Pass it on!
Become a role model for others and let them know what you’ve learned about water activity safety.
Children drown quickly and silently
A young child can lose consciousness and stop breathing even in a few centimeters of water that covers his or her mouth and nose. The child will not be able to yell for help once his face is in water.
Young children do not know the risks and dangers of water. They are curious and they have a strong desire to try new things, like splashing through a big muddy puddle. Often they are not steady on their feet and they cannot save themselves if they fall into water.
Parents and caregivers need to be within arms’ length of any child near open water. Young children playing near open water should wear a lifejacket at all times.
A Designated Watcher is a good idea.
Even if you are part of a small group—maybe two families having a picnic near the water’s edge—one adult needs to be the Designated Watcher who stands apart and observes those playing near or in the water and raising an alarm if necessary. Every 15 minutes or so, parents should change to a different Designated Watcher. It helps if there is a whistle or hat or reaching aid that changes hands and helps remind everyone that one person has volunteered to be an extra layer of safety. Parents still need to be watching close by and remain responsible for their own children.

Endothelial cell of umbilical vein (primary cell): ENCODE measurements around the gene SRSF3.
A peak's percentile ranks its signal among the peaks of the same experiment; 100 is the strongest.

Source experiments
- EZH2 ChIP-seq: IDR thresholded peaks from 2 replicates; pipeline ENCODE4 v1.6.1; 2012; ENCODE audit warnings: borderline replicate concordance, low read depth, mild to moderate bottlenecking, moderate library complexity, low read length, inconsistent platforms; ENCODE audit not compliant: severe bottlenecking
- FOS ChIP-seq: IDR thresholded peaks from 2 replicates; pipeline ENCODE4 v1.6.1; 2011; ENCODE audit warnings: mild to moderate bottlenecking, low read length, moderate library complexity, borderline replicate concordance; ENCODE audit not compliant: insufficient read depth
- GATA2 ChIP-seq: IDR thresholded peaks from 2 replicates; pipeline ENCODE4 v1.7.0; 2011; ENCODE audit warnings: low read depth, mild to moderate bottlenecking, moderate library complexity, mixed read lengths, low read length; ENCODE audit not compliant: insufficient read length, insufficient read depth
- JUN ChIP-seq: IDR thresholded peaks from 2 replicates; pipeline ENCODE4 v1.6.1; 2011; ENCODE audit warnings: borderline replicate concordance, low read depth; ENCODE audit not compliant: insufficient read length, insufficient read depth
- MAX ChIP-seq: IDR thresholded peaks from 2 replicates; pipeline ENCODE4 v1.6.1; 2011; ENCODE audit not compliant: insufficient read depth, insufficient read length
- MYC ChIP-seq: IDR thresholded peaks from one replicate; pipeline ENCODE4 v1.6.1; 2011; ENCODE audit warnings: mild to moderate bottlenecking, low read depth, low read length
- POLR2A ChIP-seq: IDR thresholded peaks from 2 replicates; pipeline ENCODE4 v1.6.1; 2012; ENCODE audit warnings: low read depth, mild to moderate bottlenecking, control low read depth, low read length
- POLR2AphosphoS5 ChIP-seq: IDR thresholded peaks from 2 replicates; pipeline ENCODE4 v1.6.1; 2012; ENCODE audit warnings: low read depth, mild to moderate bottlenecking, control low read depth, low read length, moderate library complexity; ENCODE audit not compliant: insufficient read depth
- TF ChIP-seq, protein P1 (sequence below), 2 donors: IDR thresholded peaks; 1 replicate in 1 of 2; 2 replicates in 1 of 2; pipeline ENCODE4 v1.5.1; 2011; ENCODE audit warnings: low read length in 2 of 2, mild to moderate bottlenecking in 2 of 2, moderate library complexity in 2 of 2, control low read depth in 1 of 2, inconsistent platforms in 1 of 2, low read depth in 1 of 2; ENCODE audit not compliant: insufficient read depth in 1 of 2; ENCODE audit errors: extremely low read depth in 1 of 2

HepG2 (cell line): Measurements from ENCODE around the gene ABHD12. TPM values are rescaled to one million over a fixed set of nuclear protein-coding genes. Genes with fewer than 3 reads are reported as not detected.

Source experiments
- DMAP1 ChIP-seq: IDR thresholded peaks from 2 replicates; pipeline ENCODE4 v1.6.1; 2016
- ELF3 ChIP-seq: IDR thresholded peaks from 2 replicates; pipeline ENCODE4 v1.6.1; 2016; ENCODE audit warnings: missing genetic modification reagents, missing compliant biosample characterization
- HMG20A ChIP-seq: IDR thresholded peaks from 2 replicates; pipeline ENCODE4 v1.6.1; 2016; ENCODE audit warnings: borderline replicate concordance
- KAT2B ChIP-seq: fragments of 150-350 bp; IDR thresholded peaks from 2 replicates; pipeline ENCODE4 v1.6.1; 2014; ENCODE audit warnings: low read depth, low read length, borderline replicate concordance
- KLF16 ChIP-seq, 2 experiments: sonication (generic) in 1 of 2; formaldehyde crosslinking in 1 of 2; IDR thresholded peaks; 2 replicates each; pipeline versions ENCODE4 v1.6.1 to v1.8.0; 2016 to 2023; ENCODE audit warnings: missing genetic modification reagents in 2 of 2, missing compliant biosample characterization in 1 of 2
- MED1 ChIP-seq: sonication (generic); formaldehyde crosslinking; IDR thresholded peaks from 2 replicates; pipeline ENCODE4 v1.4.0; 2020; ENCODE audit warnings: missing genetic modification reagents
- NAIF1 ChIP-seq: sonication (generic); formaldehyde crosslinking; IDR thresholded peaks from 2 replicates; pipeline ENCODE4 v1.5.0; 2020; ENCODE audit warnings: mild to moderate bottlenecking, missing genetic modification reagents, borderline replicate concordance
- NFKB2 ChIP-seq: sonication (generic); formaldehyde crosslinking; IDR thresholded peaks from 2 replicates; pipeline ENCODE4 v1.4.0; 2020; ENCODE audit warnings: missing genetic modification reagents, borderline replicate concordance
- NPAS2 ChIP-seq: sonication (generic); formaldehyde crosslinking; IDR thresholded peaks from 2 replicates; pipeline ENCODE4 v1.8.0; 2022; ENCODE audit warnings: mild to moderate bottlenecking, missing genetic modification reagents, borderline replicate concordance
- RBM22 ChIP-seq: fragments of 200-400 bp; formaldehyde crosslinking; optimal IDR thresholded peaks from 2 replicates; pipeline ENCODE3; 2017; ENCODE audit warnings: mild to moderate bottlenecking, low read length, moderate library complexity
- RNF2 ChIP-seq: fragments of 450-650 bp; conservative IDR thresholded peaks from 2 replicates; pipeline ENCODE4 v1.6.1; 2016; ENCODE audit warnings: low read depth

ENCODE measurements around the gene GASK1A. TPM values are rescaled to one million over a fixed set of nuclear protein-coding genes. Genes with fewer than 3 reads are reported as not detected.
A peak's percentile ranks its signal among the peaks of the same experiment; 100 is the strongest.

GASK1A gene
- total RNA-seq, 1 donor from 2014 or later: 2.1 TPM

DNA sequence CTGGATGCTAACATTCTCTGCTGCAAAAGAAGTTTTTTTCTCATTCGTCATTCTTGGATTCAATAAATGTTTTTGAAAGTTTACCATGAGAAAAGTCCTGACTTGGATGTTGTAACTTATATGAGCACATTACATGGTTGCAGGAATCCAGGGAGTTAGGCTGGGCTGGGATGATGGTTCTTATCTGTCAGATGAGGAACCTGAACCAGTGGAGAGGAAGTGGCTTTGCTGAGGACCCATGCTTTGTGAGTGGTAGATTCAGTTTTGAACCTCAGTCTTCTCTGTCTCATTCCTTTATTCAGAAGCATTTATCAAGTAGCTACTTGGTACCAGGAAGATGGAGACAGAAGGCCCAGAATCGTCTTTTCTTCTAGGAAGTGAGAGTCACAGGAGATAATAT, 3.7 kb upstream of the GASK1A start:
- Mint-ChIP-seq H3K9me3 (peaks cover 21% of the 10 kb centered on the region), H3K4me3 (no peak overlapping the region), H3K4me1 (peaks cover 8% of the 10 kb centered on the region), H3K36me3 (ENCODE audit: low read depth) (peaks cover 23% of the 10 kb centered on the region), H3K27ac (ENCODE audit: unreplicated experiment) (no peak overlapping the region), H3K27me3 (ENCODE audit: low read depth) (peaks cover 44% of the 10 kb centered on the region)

Learning to talk, Throw, and Reach
Older children and youth can learn the basics of how to help someone who is in the water and in trouble. The most important question they will learn to answer is: how can I help someone while staying safe myself?
The way to do this is by learning TALK, THROW, and REACH.
- First, TALK! Encourage the person in the water to stay calm and swim to safety. Even non-swimmers can do this if they are wearing a lifejacket.
- If the person is too far away to reach, you may THROW them an object like a lifejacket or a floating rope. Stand on one end so that If you miss the first time with the rope, you can pull it back and throw it again.
- If the person is within REACH, extend an object such a branch, a towel, a hockey stick, a shirt, anything that keeps the person from grabbing you and pulling you into the water in their panic. Kneel or even lie down when you do this so you do not get pulled into the water.
You must stay on land or a solid structure (like a dock) to do the rescue. Do not get in the water and let the person grab you. Even if you are a strong swimmer, a person who is frightened can drown you by trying to climb up on you in their panic.
If other children and youth are nearby, tell them to go and get help from an adult.